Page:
Rhythm & Views

John Vanderslice

The fourth full-length from John Vanderslice, Cellar Door, is a strong early contender for this writer's best 2004 album. Revered by cognoscenti, Vanderslice has managed to safely escape the notice of the mainstream, which is likely fine with him.

But this volley 'cross the bow of the Zeitgeist will undoubtedly gain him a legion of new admirers, because on the basis of sheer quality, this is a one-listen-conversion-type record.

From the cacophonous beauty of opener "Pale Horse," with its rousing us-against-them chorus ("We are many/ and they are few") and faint hints of Calexico-esque horns, to the immensely touching and nearly-too-sad-to-stand "My Family Tree," Vanderslice adroitly uses first-person narration and bright production (via Vanderslice's own SF studio, Tiny Telephone) to put the listener "in" a song in a visceral, almost physical way.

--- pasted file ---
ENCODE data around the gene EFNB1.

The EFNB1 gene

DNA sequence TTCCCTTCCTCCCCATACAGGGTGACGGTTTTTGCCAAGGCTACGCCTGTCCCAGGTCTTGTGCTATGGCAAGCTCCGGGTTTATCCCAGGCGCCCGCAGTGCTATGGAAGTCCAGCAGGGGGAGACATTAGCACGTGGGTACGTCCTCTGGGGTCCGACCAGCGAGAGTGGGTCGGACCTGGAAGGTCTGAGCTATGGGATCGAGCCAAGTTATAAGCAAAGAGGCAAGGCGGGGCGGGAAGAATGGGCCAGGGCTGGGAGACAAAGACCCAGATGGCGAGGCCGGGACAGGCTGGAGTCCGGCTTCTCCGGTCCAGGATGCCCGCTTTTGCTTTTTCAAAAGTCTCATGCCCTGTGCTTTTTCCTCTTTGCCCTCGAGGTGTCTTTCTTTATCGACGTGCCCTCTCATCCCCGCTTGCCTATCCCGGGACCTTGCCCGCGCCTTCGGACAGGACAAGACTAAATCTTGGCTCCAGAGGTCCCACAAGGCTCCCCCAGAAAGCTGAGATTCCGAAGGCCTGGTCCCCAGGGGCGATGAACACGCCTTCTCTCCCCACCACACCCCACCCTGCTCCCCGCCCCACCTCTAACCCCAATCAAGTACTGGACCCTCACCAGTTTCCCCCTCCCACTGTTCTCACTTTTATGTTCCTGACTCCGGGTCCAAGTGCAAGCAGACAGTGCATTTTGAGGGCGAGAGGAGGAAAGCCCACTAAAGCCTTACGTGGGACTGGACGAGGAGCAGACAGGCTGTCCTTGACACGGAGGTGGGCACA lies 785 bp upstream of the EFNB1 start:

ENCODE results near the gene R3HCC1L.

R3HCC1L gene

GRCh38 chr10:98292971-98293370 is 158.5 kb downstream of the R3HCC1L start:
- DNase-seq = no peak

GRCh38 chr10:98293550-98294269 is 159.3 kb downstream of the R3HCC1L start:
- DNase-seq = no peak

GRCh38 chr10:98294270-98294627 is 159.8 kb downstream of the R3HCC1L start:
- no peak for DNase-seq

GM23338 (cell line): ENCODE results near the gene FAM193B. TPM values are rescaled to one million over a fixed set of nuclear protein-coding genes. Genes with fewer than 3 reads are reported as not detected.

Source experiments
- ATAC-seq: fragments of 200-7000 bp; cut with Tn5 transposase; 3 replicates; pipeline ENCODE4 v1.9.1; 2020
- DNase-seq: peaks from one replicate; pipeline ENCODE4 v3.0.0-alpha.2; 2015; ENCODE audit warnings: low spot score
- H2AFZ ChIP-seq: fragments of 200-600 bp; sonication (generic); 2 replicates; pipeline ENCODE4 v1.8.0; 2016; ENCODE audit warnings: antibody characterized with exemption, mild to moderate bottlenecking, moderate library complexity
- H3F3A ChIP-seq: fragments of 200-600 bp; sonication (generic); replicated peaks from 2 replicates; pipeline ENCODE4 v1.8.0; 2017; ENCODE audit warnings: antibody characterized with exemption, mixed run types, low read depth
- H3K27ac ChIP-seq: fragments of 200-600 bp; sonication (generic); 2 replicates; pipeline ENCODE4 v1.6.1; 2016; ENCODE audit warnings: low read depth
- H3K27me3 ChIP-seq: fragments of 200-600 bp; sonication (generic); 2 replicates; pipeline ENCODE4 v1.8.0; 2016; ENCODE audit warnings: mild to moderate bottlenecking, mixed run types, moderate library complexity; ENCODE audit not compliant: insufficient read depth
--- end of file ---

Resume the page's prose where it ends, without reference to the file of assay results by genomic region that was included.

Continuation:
Cellar Door features character-driven subject matter ranging from the travails of a TV-stealing junkie (perhaps a paean to Requiem for a Dream?) to a foreign policy broadside ("Heated Pool and Bar") that laments, "But you can't be nice ... and you can't be good." It's a testament to Vanderslice's skill as a songwriter that one easily identifies with the wide-ranging cast that populates this gem. It's emotionally resonant in a way that recalls Achtung, Baby or the Afghan Whigs, although it's sonically and stylistically quite different from both.

Cellar Door is an impressive achievement, and one which I could not recommend more highly.

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